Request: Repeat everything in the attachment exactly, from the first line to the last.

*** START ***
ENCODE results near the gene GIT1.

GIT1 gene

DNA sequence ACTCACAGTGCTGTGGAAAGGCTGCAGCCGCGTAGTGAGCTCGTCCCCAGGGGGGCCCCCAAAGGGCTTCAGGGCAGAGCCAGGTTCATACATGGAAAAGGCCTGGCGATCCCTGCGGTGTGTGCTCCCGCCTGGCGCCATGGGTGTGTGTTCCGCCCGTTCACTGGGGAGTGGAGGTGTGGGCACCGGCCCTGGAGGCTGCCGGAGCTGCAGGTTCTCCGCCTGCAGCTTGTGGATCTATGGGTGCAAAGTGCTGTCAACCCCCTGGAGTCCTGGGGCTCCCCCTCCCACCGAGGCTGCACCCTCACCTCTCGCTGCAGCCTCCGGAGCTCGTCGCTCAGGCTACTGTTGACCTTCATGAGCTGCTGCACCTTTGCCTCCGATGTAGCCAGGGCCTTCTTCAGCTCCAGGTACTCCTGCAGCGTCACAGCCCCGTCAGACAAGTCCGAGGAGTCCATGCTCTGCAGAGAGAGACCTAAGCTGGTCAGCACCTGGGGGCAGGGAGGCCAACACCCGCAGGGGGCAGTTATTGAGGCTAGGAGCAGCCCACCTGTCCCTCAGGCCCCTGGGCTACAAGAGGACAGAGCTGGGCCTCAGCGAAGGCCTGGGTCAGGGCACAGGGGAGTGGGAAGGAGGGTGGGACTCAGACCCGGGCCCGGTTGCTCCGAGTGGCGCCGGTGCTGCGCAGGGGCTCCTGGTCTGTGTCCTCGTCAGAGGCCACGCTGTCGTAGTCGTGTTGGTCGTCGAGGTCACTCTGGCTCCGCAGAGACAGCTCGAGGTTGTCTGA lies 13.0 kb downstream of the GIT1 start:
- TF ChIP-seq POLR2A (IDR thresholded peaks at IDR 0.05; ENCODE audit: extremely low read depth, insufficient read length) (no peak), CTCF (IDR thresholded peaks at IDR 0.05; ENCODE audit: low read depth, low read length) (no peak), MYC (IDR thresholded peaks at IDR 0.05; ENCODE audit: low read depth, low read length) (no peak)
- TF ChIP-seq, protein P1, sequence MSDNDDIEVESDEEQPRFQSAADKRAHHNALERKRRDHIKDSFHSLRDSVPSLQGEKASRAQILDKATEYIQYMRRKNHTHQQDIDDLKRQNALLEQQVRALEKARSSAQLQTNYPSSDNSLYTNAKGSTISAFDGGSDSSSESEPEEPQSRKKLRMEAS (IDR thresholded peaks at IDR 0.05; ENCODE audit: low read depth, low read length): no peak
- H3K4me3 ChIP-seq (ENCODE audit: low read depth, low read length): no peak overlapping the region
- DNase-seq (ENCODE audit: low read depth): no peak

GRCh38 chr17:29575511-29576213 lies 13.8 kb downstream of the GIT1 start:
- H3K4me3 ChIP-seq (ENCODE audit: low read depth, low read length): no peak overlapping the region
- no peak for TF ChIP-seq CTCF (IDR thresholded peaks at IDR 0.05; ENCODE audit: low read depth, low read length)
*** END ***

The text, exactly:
ENCODE results near the gene GIT1.

GIT1 gene

DNA sequence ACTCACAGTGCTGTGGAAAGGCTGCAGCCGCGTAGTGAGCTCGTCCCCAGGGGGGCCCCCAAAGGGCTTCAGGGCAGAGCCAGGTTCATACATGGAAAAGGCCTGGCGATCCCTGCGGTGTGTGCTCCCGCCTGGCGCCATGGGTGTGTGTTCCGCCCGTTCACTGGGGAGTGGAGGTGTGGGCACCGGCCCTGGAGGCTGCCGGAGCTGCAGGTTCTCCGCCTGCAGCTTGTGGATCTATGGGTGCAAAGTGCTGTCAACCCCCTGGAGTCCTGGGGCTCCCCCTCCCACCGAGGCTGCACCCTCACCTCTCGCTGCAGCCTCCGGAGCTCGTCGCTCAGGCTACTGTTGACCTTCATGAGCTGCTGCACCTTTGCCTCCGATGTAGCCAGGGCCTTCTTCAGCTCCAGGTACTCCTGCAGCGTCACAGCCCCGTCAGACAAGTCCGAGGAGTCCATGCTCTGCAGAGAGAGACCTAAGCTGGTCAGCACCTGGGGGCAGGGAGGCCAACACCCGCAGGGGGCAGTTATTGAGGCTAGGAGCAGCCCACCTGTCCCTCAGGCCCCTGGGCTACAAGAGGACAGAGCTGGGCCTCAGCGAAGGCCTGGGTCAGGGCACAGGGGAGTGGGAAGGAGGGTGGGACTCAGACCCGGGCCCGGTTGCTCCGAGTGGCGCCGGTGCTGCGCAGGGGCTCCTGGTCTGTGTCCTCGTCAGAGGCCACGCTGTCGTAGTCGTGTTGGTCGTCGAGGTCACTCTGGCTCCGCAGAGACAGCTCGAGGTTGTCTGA lies 13.0 kb downstream of the GIT1 start:
- TF ChIP-seq POLR2A (IDR thresholded peaks at IDR 0.05; ENCODE audit: extremely low read depth, insufficient read length) (no peak), CTCF (IDR thresholded peaks at IDR 0.05; ENCODE audit: low read depth, low read length) (no peak), MYC (IDR thresholded peaks at IDR 0.05; ENCODE audit: low read depth, low read length) (no peak)
- TF ChIP-seq, protein P1, sequence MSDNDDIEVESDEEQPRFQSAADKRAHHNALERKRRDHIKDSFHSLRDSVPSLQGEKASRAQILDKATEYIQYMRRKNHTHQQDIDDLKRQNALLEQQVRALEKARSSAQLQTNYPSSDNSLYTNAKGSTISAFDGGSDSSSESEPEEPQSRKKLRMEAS (IDR thresholded peaks at IDR 0.05; ENCODE audit: low read depth, low read length): no peak
- H3K4me3 ChIP-seq (ENCODE audit: low read depth, low read length): no peak overlapping the region
- DNase-seq (ENCODE audit: low read depth): no peak

GRCh38 chr17:29575511-29576213 lies 13.8 kb downstream of the GIT1 start:
- H3K4me3 ChIP-seq (ENCODE audit: low read depth, low read length): no peak overlapping the region
- no peak for TF ChIP-seq CTCF (IDR thresholded peaks at IDR 0.05; ENCODE audit: low read depth, low read length)